Bragging about military honors you didn't receive is despicable yet still constitutional, says the Supreme Court. I agree. But help is on the way for those who want to weed out the fakers, if Congress can put aside its own battles long enough.
The First Amendment does not protect all lying, said the majority opinion by Justice Anthony M. Kennedy. But it does protect lies like those told by Xavier Alvarez, a water district governing board member in eastern Los Angeles County.
“Lying was his habit,” Kennedy wrote of Alvarez. Alvarez at various times had claimed to have played hockey for the Detroit Red Wings and married a starlet from Mexico, among other colorful fictions.
But when he introduced himself in 2007 at a public meeting in Claremont, Calif., as a retired Marine who was “awarded the Congressional Medal of Honor,” he violated the Stolen Valor Act of 2005 that criminalizes such false claims of military honors.
Yet, loony as Alvarez's behavior sounds, Kennedy wrote, the law was so intrusive that it threatened to do more harm than good to free-speech rights. The law failed to take into account whether the lie takes place in public or at home, whether the liar sought some material gain or whether actual harm was done to the reputation of those who had earned the Medal of Honor.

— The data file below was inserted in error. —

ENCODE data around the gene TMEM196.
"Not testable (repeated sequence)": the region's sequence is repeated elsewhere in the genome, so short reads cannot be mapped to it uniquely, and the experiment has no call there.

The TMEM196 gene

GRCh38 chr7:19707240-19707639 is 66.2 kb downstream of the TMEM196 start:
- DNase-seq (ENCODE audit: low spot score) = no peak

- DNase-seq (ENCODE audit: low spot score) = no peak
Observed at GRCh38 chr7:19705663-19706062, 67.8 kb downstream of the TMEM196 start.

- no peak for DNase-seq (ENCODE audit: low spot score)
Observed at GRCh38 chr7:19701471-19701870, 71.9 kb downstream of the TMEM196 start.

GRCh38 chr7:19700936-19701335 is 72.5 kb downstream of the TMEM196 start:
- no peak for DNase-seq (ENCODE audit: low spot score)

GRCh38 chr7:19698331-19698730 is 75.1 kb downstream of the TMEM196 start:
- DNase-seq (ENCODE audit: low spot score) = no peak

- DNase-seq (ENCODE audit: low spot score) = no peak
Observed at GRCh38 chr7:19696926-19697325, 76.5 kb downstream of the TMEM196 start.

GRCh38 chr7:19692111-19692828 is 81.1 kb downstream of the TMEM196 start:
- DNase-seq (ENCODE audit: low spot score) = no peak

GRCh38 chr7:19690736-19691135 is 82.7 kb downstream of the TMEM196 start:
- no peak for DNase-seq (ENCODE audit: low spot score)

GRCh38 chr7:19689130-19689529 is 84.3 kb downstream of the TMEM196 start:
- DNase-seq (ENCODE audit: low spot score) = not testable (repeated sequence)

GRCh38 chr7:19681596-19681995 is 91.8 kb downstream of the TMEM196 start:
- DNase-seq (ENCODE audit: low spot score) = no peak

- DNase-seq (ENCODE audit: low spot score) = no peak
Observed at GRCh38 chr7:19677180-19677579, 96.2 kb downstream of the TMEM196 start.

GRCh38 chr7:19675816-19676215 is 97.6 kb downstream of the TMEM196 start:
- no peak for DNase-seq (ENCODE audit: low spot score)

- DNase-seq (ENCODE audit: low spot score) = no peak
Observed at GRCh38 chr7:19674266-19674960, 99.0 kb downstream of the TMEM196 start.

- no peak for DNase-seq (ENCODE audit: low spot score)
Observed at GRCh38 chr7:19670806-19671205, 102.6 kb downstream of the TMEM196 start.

Quite the contrary, Kennedy suggested, the major outrage and ridicule to which Alvarez has been subjected only serves to reinforce the high regard for which most Americans hold such honors. “The facts of this case,” he wrote, “indicate that the dynamics of free speech, of counterspeech, of refutation, can overcome the lie.”
Sen. Scott Brown, a Massachusetts Republican, and Rep. Joe Heck, a Nevada Republican, are introducing a new version of the Stolen Valor Act with a key addition aimed at punishing phony heroes whose lies pose actual danger. Their new version would prosecute those who not only lie but also do it to “profit or benefit,” Brown said.